Part of healthy living is learning to let go of people, situations, and even institutions over which you have no control. Earlier this week I had a very disturbing altercation with someone. The other person made up stories in her head, of which I was the star villain. It's laughable today, but earlier in the week when I had to draw a line in the sand and establish a firm boundary with this person, it wasn't so much fun. In fact, I was so upset by the situation I didn't eat all day on Monday. Now for someone like me, who eats anything when stressed, you can clearly see how distressed I was.
One of the hardest lessons I have learned about health is that physical health is greatly influenced by emotional and spiritual health. Holding onto anger hurts no one but yourself; it's like clutching a tiger to your chest. The tiger scratches, bites and makes you bleed. Now if someone handed you that tiger, he's not hurt. He's standing off to the side. You're the one holding onto the tiger and the tiger, naturally, is going to attack YOU, not the person standing over there who handed you the tiger in the first place.
There's a reason sacred scripture says things like, "Turn the other cheek" and "Bless those who hurt you". There's a reason that many New Age philosophers recommend imaginative exercises to release and bless those who hurt you. When you do so, you release their negativity, opening the door for positive energy to flow back in.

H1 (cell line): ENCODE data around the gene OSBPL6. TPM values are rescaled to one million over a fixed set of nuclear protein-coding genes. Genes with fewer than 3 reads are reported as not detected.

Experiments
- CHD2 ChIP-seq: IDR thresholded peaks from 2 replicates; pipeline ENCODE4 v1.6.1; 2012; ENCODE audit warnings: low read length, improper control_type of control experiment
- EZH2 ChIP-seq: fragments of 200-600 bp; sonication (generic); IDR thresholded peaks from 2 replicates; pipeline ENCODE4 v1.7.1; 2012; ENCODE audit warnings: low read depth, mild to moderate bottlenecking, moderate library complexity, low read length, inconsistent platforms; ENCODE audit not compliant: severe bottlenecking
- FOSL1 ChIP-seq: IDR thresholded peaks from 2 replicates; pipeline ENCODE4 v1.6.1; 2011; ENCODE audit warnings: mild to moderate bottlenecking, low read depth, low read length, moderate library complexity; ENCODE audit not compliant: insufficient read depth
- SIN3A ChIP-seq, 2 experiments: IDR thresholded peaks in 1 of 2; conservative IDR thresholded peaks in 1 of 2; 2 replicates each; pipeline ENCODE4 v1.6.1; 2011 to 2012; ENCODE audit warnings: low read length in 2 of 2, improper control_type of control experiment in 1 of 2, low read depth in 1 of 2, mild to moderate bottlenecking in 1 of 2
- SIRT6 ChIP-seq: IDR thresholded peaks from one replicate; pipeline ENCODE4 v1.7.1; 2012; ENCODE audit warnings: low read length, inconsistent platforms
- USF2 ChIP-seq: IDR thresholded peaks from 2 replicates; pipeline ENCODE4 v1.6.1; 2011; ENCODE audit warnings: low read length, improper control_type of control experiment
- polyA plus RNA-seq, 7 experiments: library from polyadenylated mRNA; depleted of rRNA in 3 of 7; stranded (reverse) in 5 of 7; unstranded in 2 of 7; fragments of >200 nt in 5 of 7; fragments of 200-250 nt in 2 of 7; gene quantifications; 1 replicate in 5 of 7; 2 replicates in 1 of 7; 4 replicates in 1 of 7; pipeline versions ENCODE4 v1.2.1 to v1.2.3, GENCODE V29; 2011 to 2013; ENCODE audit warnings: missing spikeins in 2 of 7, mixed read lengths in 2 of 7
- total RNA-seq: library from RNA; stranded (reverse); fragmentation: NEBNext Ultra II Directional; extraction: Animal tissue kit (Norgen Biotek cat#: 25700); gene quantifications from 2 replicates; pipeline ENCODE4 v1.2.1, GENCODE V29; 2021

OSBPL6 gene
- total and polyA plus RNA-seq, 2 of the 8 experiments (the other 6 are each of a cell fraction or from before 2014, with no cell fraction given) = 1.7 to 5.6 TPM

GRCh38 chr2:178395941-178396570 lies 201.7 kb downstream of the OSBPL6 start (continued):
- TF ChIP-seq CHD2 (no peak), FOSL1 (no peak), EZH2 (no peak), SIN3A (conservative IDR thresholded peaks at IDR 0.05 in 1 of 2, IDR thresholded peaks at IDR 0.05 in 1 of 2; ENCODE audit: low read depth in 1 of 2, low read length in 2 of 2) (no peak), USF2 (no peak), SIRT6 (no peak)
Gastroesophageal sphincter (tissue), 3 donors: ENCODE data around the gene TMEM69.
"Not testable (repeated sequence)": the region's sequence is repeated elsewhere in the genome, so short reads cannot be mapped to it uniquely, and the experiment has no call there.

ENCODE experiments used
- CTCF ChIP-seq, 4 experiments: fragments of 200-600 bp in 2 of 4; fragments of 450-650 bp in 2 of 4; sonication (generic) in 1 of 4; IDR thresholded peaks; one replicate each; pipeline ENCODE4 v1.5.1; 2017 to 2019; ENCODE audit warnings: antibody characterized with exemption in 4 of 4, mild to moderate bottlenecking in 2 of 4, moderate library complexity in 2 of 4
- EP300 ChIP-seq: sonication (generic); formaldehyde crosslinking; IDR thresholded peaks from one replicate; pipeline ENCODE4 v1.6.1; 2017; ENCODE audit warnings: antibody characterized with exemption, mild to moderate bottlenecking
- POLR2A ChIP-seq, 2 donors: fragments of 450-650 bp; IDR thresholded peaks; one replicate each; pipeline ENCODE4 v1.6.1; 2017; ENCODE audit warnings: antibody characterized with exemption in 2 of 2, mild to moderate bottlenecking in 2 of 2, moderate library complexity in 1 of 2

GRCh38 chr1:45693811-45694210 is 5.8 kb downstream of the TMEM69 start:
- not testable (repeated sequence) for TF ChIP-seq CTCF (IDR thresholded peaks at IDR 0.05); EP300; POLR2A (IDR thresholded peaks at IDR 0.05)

So part of healthy living is learning to let go. Let go of anger, resentment, and fear today. Live in light and love. If you don't know how, I suggest two ideas for your consideration. First, if you grew up in an organized religion but have left, consider exploring it again. You may find that your childhood concept of it was exaggerated or discover new insights as an adult. Second, if organized faiths do not appeal to you, learn and practice meditation. Meditation connects you to spirit, centers and grounds you. Two excellent sources for instruction on meditation are the Self Realization Fellowship, founded by Paramahansa Yogananda (author of Autobiography of a Yogi), and the books of Eknath Eswaren, a Berkley professor of English who also taught meditation. Eswaren's meditation practices are more easily adapted to traditional faiths such as Christian, Jewish or Muslim faiths. I have studied and found truth in both, and while I do practice SRF meditation techniques now almost exclusively, some of Eswaren's tips have also helped me.
Let go, and let God. Let go of anger and open the door for peace, harmony, and light.